Lindsay Tjepkema: Okay. And we've talked a lot about, I think you've given a lot of advice along the way and some win some learnings, but in summary, what advice would you give to a marketer that's looking to get to where you are and to get that kind of buy- in from leadership and achieve that level of success?
Vern: For any marketer that's interested in activating any channel, let alone a podcast, it's first understanding the need of your audience. Because as all of us know, especially when we're going to anyone asking for money, we want to be able to make a business case. So that business case really does involve saying, " How will this drive revenue ultimately for the business?" And being able to tie everything and all things back to revenue creation. It does ultimately start there. Now, where we have liberties is the innovative marketing fund human ways in which we can use those channels, in this case specifically podcast, to drive more awareness because who can you sell to if there's no one in the funnel? So if you can make the distinction between an opportunity for the sake of doing podcasts, because everybody's doing it, the trend, get on the bandwagon thing, and really being able to communicate to leadership that by activating top of the funnel channel like podcast creation will drive revenue through awareness, then you're one step closer to being able to have more fun, which is being able to do podcasts and of course bringing value to the business. That's what all of us are doing every day.
Lindsay Tjepkema: I think that's a really good place to leave it. So where can people find you and Wunderkind and Individuality Unleashed?
Vern: Yeah, absolutely. So you can find Individuality Unleashed wherever you get your podcast. You can check us out at www. wunderkind. co for more information, our podcast resources, you want to hear more from me, just look me up on LinkedIn and send me a connect. I'm happy to chat and speak with anybody and everybody about marketing.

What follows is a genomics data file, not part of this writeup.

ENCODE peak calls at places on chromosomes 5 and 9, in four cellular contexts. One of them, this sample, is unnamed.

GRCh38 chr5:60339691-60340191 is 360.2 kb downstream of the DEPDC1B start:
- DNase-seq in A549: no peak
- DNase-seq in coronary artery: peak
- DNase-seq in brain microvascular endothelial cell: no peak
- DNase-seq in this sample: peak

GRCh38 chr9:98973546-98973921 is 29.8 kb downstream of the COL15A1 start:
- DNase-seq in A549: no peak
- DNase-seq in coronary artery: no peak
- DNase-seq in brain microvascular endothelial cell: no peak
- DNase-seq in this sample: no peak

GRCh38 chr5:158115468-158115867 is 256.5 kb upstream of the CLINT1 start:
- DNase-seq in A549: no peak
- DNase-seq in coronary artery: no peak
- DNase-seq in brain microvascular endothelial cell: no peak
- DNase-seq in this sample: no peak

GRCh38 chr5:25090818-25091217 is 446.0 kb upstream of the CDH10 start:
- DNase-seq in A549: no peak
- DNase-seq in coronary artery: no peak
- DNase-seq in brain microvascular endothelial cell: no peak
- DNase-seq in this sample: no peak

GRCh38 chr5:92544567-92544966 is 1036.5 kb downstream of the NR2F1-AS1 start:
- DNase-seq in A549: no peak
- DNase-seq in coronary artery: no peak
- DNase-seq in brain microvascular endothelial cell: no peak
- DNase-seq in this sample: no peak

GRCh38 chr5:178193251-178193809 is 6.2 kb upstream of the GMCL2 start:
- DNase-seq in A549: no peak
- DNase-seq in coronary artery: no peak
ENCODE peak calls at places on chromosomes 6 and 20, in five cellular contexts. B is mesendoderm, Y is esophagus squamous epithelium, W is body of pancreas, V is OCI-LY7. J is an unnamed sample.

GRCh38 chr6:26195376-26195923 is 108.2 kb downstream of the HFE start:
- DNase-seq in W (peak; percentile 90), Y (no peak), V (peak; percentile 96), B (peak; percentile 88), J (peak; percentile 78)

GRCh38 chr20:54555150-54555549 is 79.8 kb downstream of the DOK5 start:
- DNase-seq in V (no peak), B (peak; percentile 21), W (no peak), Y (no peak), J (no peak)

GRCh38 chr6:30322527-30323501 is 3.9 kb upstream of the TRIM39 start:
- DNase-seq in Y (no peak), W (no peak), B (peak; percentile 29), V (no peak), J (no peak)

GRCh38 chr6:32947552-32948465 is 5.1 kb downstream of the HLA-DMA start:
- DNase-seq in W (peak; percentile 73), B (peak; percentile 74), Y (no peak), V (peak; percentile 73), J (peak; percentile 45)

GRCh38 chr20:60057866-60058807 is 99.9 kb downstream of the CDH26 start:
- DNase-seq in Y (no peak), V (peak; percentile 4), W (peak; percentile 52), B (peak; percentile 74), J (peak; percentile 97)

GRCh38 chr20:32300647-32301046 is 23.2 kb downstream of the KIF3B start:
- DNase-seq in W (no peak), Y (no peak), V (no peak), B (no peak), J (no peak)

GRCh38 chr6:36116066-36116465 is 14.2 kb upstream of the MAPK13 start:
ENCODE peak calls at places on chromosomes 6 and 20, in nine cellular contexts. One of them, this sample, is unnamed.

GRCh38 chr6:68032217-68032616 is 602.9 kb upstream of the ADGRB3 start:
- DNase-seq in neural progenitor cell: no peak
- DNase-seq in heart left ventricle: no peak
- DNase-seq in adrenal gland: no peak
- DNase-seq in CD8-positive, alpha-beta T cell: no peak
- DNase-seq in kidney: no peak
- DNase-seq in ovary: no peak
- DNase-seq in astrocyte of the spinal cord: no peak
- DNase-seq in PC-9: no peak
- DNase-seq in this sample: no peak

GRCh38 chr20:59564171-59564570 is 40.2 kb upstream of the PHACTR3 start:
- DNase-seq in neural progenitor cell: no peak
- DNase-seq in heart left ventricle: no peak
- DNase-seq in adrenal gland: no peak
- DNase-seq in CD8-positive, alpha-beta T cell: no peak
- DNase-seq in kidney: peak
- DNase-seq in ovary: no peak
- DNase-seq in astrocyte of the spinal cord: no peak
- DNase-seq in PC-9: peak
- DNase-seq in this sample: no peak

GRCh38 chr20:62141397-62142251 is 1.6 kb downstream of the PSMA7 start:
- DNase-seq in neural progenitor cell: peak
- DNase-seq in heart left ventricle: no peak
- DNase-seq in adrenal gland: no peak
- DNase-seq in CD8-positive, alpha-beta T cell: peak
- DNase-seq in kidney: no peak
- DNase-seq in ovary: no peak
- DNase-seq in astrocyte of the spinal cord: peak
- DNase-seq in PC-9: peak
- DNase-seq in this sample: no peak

Lindsay Tjepkema: Well, that's our show. Thank you so much for tuning in. And if you are ready to harness the power of podcasting for your brand strategy, make sure that you click the link in our show notes to subscribe to the Casted newsletter and all of our shows, and for all the latest content from our team of experts to yours. Until next time.
Individuality, entertainment, and humanness. These three characteristics are just as important to marketing as metrics and education.
In a world of e-commerce and marketing technology, Vern Tremble and his team at Wunderkind strive to provide valuable content that is both entertaining and informative.
Vern is the Senior Director of Marketing and the host of the podcast "Individuality Unleashed", which explores what makes brands unique and how to drive success.
He sits down with Lindsay to describe how Wunderkind’s podcast came to be, and the investment it takes to create something great. Listen in to hear two marketers and podcasters discuss the deeply important pieces of marketing that get put to the side from time to time: human stories, individuality, and entertainment.